Here's the question you clicked on:
bigcat
find the derivative of f(x)=x^2 + x -3 using the definition of the derivative
\[f'(x)\]\[=\lim_{h \rightarrow 0}\frac{f(x+h) - f(x)}{h}\]\[=\lim_{h \rightarrow 0}\frac{[(x+h)^2 + (x+h) -3] -(x^2 + x -3)}{h}\]Can you simplify the fraction first?
I used x^2 + 2(x)(h) + h^2 + x +h -3 -x^2 -x +3 = 2x + x ??
x^2 + 2(x)(h) + h^2 + x +h -3 -x^2 -x +3 <- correct for denominator. But it's not equal to 2x + x... \[x^2 + 2(x)(h) + h^2 + x +h -3 -x^2 -x +3\]Group the like terms together: \[x^2 -x^2 + x -x -3 +3+ h^2+ 2(x)(h)+h\] Now, can you simplify the above expression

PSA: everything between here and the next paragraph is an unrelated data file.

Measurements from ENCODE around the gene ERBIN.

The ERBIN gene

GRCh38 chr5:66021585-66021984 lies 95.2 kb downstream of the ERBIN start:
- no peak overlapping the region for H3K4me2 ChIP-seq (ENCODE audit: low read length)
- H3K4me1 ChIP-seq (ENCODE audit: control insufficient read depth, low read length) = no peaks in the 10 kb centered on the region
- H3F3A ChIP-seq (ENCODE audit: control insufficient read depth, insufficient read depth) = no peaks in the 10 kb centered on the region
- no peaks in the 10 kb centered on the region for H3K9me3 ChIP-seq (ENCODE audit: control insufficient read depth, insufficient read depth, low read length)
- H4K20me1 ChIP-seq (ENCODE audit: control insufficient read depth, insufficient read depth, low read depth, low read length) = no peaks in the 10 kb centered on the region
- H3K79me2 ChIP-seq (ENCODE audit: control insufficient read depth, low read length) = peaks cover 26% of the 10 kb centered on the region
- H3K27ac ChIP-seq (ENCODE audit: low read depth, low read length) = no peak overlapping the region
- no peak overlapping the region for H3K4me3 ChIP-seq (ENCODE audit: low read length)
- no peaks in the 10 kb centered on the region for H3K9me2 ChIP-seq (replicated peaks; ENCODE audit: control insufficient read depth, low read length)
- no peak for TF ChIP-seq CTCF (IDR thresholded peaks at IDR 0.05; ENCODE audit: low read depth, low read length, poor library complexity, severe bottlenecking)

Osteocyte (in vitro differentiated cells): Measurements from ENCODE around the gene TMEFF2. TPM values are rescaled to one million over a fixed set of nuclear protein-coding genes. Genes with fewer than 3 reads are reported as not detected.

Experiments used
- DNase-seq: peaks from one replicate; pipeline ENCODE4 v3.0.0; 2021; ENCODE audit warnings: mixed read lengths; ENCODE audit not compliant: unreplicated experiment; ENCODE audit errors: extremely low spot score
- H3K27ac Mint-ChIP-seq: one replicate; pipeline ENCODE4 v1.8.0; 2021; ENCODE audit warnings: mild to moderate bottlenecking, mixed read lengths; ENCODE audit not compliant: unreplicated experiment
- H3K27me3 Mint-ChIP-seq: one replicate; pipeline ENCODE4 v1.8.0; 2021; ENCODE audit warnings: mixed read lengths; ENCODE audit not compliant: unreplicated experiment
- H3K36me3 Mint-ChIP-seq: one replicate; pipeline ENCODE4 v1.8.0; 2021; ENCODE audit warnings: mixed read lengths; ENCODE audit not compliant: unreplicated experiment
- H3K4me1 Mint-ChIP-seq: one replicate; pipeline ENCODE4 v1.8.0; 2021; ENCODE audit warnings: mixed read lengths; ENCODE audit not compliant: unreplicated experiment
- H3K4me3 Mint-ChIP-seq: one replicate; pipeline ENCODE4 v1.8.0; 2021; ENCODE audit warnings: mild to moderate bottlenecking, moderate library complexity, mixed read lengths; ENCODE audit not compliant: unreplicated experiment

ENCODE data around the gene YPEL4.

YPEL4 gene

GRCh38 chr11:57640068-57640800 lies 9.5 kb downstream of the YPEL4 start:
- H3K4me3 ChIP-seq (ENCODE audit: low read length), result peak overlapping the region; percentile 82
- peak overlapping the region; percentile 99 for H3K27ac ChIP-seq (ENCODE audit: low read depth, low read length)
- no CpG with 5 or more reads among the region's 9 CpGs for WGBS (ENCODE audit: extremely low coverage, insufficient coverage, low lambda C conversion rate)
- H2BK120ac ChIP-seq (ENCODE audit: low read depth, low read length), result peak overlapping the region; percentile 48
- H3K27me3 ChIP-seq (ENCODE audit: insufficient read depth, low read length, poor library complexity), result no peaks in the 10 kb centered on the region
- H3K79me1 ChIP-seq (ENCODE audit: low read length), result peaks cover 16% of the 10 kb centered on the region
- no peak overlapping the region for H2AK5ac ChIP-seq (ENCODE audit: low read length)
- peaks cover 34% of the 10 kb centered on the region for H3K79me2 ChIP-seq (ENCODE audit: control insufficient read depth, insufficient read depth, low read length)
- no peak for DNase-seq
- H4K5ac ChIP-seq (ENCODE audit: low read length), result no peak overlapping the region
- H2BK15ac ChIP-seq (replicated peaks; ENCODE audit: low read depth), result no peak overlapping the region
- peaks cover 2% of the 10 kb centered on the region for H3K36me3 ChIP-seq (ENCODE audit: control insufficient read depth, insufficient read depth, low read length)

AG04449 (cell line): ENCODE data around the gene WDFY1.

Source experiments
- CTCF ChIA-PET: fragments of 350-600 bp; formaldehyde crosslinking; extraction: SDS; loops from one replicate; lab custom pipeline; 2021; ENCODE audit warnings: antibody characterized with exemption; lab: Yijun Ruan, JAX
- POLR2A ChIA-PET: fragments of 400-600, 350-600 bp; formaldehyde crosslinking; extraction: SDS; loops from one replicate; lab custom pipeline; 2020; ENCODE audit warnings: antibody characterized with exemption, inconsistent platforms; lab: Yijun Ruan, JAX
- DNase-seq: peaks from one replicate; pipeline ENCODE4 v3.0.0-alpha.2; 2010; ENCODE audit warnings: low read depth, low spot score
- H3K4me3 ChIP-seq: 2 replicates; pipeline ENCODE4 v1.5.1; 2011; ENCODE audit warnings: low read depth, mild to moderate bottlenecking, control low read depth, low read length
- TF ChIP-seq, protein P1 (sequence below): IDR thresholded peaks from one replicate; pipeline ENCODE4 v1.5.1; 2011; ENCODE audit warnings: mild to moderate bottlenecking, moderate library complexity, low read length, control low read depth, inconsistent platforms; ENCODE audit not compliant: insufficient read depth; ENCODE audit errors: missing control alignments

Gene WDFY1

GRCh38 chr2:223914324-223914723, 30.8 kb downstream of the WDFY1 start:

basically factor out the h and H(h+2x+1) divided by the h on denominator and = h + 2x + 1?
And you got: \[\lim_{h \rightarrow 0} (h+2x+1)\]Can you evaluate the limit?
Would be 2x + 1 ??? Because h is going to 0
Holy Cow! It came together finally!! Thank you very much for your help! I would have been stuck!!!